In his interview, he said that Kennedy wanted the email de-classified because it “caused problems” for him.

“Kennedy told [redacted] that the FBI’s classification of the email in question caused problems for Kennedy and Kennedy wanted to classify the documents as ‘B9,'” the notes read.

B9 is a litte-used exemption for Freedom of Information Act documents for “geological and geophysical information and data, including maps, concerning wells.”

“Kennedy further stated that the ‘B9’ classification would allow him to archive the document in the basement of [Department of State] never to be seen again,” read the notes.


FBI notes of Clinton investigation interview

The notes then state that the FBI official, who did not at that time know the contents of the email, told Kennedy that he would look into the issue if Kennedy “would provide authority concerning the FBI’s request to increase its personnel in Iraq.”

The notes then state that the email in question “was related to the attacks on the U.S. Consulate in Benghazi.”

After that conversation, the FBI official contacted Kennedy and told him that there was no way to assist him with the declassification.

There is no evidence that Hillary Clinton or her lawyers pressured Kennedy to quibble with the classifications. But Kennedy was frequently in touch with Clinton’s lawyers during that time, including Heather Samuelson, the Clinton lawyer who conducted the initial review of Clinton’s emails before they were given to the State Department.

The State Department issued a statement noting that it has been known that the agency quibbled with other agencies’ classification decisions on the Clinton emails.

“To be clear: the State Department did upgrade the document at the request of the FBI when we released it back in May 2015,” State Department spokesman Mark Toner told CBS News.

“Under Secretary Kennedy sought to understand the FBI’s process for withholding certain information from public release. As has been reported, there have been discussions within the interagency on issues of classification. Classification is an art, not a science, and individuals with classification authority sometimes have different views. There can be applicable FOIA exemptions that are based on both classified and unclassified rules.”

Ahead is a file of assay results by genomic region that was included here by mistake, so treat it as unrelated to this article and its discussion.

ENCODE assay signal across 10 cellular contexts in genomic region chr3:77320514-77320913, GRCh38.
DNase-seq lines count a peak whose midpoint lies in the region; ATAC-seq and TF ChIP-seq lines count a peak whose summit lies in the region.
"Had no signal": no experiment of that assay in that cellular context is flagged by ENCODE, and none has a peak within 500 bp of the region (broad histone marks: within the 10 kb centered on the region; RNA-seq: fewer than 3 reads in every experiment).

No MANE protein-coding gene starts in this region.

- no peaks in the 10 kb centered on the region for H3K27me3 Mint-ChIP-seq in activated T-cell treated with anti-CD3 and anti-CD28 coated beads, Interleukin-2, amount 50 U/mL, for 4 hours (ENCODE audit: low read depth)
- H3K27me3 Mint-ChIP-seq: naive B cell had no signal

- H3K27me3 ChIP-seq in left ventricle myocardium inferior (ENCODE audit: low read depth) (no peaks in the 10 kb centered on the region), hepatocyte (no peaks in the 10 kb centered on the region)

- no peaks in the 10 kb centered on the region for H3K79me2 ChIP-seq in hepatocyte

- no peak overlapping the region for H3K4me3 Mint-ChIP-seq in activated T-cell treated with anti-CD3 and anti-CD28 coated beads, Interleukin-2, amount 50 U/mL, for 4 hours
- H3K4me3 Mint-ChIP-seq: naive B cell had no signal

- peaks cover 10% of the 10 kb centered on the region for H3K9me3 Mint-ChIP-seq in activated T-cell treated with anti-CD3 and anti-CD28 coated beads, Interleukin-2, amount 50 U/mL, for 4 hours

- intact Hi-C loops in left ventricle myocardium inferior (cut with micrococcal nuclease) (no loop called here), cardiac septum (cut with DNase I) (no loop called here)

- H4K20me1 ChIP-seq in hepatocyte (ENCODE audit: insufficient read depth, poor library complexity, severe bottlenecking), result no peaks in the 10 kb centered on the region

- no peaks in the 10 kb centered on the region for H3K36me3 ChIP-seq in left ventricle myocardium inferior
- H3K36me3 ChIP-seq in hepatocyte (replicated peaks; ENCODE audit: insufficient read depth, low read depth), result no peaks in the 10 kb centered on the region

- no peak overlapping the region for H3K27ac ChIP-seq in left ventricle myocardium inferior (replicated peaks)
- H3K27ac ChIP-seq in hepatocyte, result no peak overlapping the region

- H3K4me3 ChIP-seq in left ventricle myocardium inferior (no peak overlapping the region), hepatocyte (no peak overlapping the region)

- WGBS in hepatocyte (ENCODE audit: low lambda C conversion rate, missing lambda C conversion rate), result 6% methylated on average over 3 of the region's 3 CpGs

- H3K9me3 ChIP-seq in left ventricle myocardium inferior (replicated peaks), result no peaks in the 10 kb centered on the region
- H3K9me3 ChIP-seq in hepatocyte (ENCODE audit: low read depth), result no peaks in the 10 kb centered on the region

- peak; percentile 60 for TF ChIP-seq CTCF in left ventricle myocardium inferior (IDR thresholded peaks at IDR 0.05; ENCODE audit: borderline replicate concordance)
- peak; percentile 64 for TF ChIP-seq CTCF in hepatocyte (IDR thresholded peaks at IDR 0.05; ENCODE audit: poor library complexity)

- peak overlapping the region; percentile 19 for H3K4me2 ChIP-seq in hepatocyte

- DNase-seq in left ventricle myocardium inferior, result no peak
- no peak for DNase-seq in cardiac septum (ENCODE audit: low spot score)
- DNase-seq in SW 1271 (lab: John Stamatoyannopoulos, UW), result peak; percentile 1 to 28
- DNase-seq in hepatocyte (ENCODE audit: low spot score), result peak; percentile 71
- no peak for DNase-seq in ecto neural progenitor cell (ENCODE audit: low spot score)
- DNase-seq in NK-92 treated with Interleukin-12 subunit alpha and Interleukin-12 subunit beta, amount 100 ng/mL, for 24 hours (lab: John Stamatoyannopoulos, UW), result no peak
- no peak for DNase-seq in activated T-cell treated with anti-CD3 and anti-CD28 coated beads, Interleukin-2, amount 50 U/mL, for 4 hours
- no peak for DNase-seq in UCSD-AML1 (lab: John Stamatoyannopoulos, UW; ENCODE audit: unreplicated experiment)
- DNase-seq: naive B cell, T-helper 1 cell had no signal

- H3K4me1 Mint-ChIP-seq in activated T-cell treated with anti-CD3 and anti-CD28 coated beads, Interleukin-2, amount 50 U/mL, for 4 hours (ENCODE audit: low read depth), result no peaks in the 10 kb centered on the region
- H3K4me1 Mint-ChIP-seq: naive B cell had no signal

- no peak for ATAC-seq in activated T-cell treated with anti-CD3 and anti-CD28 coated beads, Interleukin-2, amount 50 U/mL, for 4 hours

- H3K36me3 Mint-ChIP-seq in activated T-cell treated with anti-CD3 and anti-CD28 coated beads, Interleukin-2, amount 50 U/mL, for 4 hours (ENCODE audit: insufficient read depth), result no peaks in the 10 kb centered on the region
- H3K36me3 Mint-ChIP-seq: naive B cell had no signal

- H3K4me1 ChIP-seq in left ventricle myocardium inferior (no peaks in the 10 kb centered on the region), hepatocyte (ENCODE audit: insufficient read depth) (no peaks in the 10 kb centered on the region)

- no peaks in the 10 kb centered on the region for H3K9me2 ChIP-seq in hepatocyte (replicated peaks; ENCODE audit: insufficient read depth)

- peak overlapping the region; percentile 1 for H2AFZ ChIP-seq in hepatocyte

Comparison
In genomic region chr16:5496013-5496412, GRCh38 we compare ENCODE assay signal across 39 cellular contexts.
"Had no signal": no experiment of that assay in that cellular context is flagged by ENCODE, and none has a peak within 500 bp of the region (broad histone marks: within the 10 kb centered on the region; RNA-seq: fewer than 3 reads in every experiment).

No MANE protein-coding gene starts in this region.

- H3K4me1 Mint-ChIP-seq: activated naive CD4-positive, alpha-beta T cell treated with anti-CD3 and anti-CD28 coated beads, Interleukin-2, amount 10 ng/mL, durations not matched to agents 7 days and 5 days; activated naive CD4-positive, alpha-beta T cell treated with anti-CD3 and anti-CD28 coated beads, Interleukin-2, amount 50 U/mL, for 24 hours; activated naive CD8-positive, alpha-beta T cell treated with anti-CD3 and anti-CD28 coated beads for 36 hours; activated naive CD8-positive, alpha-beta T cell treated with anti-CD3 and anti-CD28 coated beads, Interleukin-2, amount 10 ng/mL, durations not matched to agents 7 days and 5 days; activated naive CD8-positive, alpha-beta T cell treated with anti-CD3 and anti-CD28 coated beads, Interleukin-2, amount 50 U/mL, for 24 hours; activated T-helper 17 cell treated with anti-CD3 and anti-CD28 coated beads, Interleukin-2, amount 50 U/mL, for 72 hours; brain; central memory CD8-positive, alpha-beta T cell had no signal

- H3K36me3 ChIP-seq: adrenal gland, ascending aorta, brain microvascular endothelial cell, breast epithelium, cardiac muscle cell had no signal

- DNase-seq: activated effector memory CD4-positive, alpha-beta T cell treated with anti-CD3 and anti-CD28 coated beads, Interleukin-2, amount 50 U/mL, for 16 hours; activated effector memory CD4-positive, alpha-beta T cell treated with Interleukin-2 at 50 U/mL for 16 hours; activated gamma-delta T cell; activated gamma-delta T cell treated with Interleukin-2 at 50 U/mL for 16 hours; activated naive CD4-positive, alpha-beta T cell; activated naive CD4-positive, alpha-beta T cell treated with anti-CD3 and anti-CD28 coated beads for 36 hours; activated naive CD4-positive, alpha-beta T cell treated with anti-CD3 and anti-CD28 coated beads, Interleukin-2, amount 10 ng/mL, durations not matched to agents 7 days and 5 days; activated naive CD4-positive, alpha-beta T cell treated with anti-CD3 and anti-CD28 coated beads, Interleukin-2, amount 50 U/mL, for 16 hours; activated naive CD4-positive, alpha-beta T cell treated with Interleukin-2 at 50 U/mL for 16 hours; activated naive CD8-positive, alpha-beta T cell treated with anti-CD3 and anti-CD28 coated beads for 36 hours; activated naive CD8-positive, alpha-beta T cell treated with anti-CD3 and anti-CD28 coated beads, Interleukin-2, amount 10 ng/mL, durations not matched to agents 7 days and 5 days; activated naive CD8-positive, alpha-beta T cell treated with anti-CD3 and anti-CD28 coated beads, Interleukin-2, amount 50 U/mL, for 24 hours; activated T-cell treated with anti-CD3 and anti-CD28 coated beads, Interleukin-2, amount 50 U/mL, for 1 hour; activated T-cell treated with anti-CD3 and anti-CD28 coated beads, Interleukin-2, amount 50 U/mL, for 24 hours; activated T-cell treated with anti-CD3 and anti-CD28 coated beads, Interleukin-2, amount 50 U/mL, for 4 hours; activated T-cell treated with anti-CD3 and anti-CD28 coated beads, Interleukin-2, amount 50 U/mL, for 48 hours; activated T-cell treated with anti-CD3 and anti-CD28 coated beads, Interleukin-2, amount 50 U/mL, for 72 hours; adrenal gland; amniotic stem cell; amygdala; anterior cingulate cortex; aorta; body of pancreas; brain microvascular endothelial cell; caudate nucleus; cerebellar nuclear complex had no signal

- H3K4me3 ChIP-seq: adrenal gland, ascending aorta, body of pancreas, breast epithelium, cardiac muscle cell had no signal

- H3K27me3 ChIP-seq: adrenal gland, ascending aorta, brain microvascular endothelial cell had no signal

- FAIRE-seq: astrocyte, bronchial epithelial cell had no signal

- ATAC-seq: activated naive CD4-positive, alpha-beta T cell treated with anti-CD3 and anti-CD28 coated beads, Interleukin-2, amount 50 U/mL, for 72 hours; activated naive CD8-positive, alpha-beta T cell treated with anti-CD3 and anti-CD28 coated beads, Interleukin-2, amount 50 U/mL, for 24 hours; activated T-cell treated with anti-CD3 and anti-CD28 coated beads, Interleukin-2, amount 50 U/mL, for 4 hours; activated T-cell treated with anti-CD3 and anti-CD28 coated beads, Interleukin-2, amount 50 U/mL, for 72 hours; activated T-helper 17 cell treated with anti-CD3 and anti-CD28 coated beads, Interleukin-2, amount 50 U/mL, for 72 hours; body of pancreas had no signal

The statement does not address the allegation that Kennedy wanted the email classification changed because it would cause him “problems.”

The FBI denied to CBS News that its agents engaged in a quid pro quo with the State Department over increased assets in Iraq.

But the bureau did state: “although there was never a quid pro quo, these allegations were nonetheless referred to the appropriate officials for review.”

The allegations of Kennedy’s and State’s interference in the Clinton email classification process are not the first to emerge from the FBI’s notes.

A State Department official working in the agency’s records management division made similar allegations in an Aug. 17, 2015 interview. (RELATED: Top State Dept. Official ‘Pointedly Asked’ FBI To Change Clinton Email Classification)

The new batch of FBI notes includes those from an interview with another State Department official who felt that Kennedy and the State Department’s legal office “pressured” email reviewers “to not label anything as classified.”


FBI notes of Hillary Clinton investigation.